Last week I posted a little saying on Twitter—some quote that I read and liked. But then someone asked me, “Who was that about?” And I frowned. And I thought for a minute. And I answered, “Me.” The person smiled and said, “Oh, I thought something must have happened and that’s why you posted it.”
She was right. Something did happen. With me. But I didn’t tell her that. What I did do is panic, second-guess myself, and delete the tweet.
But it made me remember.
A couple of months ago I posted this quote on Instagram: “What goes around comes around.” I posted it after I had said something not very nice to someone, they responded in irritation, I felt bad, and then I realized…I brought it on myself. I was short with a friend, they were short back, and here we were. “What goes around comes around…” And it came back around and landed right in my lap.
But also back then someone asked, “Who is that about?” And I answered, “Me.” Because I was at fault. And I deserved what I got. And here we were. “What goes around comes around.”
But what did I do? I panicked. And second-guessed myself. And deleted the post.
This happens rather often—this second-guessing of myself. Whether I’m writing or editing or posting or just thinking back on my day, I second-guess myself a lot. I doubt myself. I’m self-critical. Self-analyzing. Constantly checking my own motives for things I don’t like.
But what I’m not is all that concerned with what other people think.
Yes, people I admire…people I’m close to. I do care what they think. But the general population? I care about people. I love people. I take on the pain of others and sometimes, consequently, find myself carrying a lot more hurt than I ever bargained for. But when I comes to the things I write or the things I post, I don’t much care about what people think. I write what I write. I post what I post. I think what I think. And I do all these things for me. Only for me.
It’s what I believe in. I believe that in order to inspire others or make a mark on someone’s life, it a person’s (in this case, mine) responsibility to share from their heart, to speak from a place of compassion and empathy, and try very hard to understand. Not to make a point with words in order to feel superior. I can’t stand superiority complexes. I can’t stand finger-pointing. And more than anything else, I can’t stand efforts to tear another person down in order to lift oneself up.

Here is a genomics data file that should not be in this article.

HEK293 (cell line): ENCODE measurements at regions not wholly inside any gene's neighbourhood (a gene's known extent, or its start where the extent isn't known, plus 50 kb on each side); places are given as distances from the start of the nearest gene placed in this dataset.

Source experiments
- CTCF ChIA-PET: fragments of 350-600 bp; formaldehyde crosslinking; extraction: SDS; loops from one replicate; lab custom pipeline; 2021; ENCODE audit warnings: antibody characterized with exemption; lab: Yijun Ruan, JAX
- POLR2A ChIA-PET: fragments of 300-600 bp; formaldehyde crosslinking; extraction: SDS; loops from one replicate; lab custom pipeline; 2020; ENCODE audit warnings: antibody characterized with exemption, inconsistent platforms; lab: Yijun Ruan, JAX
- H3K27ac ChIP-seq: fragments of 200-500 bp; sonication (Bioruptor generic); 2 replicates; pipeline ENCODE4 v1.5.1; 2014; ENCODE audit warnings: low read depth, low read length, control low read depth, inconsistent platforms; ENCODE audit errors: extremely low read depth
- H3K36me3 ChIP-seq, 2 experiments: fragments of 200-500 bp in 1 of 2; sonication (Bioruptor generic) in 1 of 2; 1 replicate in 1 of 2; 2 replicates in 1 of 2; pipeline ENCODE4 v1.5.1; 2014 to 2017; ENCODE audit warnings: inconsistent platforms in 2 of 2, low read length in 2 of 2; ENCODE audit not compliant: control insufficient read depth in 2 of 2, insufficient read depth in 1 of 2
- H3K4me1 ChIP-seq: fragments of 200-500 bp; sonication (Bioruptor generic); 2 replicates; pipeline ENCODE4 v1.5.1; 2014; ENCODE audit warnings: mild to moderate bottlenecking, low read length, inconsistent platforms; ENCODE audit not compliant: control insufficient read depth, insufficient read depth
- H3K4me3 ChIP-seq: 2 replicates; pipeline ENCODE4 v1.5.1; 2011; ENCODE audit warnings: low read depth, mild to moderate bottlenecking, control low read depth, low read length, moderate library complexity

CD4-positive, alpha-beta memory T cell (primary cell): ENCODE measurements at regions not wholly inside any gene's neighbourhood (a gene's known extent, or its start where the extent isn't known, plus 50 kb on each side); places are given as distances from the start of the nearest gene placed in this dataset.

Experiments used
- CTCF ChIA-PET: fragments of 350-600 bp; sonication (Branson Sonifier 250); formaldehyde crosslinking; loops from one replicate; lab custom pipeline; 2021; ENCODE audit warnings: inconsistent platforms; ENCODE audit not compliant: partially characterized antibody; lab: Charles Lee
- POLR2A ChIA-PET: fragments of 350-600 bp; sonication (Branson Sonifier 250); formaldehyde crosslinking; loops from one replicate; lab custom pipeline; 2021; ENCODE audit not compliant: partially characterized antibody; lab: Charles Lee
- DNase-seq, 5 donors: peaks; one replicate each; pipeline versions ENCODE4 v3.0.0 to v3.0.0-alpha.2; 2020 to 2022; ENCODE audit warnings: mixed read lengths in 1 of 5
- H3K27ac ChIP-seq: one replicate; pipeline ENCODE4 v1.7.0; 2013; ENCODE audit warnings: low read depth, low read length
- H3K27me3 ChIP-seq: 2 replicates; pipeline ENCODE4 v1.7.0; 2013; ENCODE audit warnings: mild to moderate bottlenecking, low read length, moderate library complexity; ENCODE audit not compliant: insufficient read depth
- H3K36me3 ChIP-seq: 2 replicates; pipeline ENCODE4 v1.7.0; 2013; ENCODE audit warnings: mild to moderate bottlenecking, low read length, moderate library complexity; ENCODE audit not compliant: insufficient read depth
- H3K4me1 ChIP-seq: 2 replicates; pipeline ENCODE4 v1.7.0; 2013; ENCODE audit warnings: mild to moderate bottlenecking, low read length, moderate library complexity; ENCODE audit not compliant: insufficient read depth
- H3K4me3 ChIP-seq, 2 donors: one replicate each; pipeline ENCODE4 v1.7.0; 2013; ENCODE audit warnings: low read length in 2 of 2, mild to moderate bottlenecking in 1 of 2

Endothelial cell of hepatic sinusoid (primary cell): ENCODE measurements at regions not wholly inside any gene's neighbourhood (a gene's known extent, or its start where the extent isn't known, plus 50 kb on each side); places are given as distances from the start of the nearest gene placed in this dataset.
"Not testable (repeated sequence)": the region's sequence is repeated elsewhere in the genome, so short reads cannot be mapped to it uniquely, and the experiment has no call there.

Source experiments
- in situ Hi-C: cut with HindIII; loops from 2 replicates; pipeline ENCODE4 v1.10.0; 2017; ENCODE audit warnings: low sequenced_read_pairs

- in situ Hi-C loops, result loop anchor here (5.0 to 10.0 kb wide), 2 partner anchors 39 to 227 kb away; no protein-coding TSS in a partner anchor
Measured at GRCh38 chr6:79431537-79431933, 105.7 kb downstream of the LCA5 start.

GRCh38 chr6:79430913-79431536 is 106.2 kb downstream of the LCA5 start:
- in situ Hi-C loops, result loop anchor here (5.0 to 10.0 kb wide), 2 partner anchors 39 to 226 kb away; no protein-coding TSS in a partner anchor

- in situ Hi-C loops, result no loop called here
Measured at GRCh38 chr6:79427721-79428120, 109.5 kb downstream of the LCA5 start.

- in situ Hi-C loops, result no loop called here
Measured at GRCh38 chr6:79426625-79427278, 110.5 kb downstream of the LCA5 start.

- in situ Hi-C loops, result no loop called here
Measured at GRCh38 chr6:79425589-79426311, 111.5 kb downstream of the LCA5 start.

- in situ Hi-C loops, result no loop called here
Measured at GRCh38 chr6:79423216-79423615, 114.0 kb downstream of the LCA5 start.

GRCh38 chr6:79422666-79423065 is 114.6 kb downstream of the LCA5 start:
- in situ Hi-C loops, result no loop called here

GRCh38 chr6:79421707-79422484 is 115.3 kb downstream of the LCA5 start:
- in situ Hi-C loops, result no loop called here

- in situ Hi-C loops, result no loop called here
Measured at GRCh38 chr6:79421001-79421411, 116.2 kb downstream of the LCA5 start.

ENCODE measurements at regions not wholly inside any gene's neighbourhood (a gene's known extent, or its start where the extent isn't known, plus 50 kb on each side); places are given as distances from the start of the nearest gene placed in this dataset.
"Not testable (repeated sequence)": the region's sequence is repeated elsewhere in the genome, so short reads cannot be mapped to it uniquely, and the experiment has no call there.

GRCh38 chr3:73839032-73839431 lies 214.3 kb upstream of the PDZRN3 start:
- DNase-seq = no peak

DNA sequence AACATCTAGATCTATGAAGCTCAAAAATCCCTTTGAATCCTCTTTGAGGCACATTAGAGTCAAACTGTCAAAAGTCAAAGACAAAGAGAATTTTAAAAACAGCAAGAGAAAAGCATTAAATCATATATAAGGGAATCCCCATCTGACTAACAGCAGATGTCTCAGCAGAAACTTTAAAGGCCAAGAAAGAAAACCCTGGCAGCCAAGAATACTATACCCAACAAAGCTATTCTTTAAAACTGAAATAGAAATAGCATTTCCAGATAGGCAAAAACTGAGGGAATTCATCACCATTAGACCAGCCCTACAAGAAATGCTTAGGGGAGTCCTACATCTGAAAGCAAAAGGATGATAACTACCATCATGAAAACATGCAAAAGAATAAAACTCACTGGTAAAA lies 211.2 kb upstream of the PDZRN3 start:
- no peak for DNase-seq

Plus, I’m not a fan of passive aggression, believing more in the idea that if we have something to say to each other, we should say it. With kindness, of course. It’s a cool concept.
Except that for a second I thought maybe I had been passive-aggressive and deleted both posts. I caved to self-doubt. I broke my own rule. I spent a minute caring more about what other people thought…about what other people thought about me…than about wanting to share my own experience in the hopes that it might help someone else.
That is—for lack of a better description—a bunch of crap. I won’t do it again.
So next time you see a post and wonder: “Who is that about? Is she talking about me?”
I’m not. I’m talking about me. This whole writing thing is entirely about me. I create for me. I dream for me. I hope for me. I romanticize for me. I over-think for me. I over-feel for me. I make a bunch of awful mistakes for me. If anyone likes it, great. If everyone doesn’t, that’s fine too. I don’t always like it either. But I’m still going to do it.
And starting now, I’m going to do it with a little more confidence.
You should too, because I think you’re pretty great. I know you didn’t ask for my opinion, but here I am giving it to you anyway.
Hope you don’t mind.